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1 "Hong Bum Bae"
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Original Article
Infection
The Effects of Flecainide Acetate on Inflammatory-Immune Response in Lipopolysaccharide-Stimulated Neutrophils and on Mortality in Septic Rats
Shi Young Chung, Jinyoung Kim, Hong Bum Bae, Tran Duc Tin, Wan Ju, Sang Hyun Kwak
Acute Crit Care. 2018;33(1):34-41.   Published online February 28, 2018
DOI: https://doi.org/10.4266/acc.2017.00577
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AbstractAbstract PDF
Background
Flecainide acetate is a drug used primarily for cardiac arrhythmia. Some studies also imply that flecainide acetate has the potential to regulate inflammatory-immune responses; however, its mechanism of action is contended. We determined the effects of flecainide acetate on lipopolysaccharide (LPS)-stimulated human neutrophils in vitro and on mortality in a septic rat model.
Methods
Neutrophils from human blood were cultured with varying concentrations of flecainide acetate (1 μM, 10 μM, or 100 μM) with or without LPS (100 ng/ml). To assess neutrophil activation, the protein levels of tumor necrosis factor-alpha (TNF-α) and interleukin (IL)-6 and IL-8 were measured after a 4-hour culture period. To assess the intracellular signaling pathways, the levels of phosphorylation of p38 mitogen-activated protein kinase (p38), extracellular signal-regulated kinase (ERK) 1/2, and c-Jun N-terminal kinase (JNK) were measured after a 30-minute culture period, and the nuclear translocation of nuclear factor (NF)-κB was measured after a 1-hour culture period. Additionally, the survival rate was investigated in a rat sepsis model.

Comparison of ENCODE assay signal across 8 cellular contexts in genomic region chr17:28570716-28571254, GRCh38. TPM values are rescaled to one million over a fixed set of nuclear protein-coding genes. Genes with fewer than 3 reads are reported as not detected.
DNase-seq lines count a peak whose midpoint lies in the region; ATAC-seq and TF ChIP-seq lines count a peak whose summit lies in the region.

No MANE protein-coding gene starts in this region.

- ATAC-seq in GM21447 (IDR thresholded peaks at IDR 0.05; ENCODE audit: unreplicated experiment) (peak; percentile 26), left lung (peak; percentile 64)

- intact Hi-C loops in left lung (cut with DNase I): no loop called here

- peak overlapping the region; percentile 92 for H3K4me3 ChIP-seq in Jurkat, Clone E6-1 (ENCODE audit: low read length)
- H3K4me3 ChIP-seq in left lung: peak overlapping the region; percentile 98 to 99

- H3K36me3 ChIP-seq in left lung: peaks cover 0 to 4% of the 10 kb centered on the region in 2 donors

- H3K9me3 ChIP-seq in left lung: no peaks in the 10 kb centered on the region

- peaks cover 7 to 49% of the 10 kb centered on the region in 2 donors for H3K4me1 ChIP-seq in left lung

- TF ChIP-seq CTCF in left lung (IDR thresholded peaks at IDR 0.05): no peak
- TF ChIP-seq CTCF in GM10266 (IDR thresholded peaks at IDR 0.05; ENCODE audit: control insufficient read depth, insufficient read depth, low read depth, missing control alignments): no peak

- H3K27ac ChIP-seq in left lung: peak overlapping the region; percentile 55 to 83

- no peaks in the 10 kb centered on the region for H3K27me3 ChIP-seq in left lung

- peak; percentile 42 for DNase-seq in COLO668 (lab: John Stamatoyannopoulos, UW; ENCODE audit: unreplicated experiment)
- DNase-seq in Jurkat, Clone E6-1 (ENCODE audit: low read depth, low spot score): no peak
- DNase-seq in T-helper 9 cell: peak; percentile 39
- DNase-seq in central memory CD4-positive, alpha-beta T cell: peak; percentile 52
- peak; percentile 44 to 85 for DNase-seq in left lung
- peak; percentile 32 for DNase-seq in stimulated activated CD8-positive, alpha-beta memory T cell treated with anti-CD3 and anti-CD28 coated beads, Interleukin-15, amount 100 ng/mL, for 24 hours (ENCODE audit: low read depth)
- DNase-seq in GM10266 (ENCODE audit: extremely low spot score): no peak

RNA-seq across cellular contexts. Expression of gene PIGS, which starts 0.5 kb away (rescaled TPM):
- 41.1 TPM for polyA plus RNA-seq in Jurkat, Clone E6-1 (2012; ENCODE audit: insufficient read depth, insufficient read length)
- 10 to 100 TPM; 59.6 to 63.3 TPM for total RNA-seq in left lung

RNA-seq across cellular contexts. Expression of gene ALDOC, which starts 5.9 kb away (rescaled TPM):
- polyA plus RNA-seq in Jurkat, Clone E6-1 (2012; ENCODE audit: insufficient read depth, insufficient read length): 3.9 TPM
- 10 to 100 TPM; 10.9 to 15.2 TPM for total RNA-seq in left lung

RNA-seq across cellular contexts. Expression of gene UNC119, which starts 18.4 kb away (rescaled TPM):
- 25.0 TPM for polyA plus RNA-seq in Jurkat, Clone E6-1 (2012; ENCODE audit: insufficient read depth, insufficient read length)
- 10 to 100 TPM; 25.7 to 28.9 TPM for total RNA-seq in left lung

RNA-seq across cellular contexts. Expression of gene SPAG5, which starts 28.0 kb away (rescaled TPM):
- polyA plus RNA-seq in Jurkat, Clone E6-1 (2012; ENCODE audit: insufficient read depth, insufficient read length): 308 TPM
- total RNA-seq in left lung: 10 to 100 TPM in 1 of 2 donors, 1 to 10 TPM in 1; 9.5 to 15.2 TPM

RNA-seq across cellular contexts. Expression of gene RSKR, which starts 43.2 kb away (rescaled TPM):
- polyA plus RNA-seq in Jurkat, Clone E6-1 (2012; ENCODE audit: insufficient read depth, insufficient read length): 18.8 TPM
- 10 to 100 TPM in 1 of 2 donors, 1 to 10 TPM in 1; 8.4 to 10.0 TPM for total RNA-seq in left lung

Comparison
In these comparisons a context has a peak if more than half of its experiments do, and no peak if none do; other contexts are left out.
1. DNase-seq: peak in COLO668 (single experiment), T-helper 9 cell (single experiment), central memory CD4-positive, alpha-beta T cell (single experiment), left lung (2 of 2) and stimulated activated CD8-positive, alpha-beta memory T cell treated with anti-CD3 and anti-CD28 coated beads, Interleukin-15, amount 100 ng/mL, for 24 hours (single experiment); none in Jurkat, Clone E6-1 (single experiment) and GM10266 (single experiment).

Results
Flecainide acetate down-regulated the activation of proinflammatory cytokines, including TNF-α and IL-6 and IL-8, and intracellular signaling pathways including ERK 1/2 and NF-κB. Flecainide acetate also improved the survival rate in the rat sepsis model.
Conclusions
Collectively, these findings indicate that flecainide acetate can improve survival in a rat sepsis model by attenuating LPS-induced neutrophil responses. We therefore suggest that flecainide acetate plays an important role in modulating inflammatoryimmune responses.

Citations

Citations to this article as recorded by  
  • Persistence is key: unresolved immune dysfunction is lethal in both COVID-19 and non-COVID-19 sepsis
    Andy Y. An, Arjun Baghela, Peter Zhang, Reza Falsafi, Amy H. Lee, Uriel Trahtemberg, Andrew J. Baker, Claudia C. dos Santos, Robert E. W. Hancock
    Frontiers in Immunology.2023;[Epub]     CrossRef

ACC : Acute and Critical Care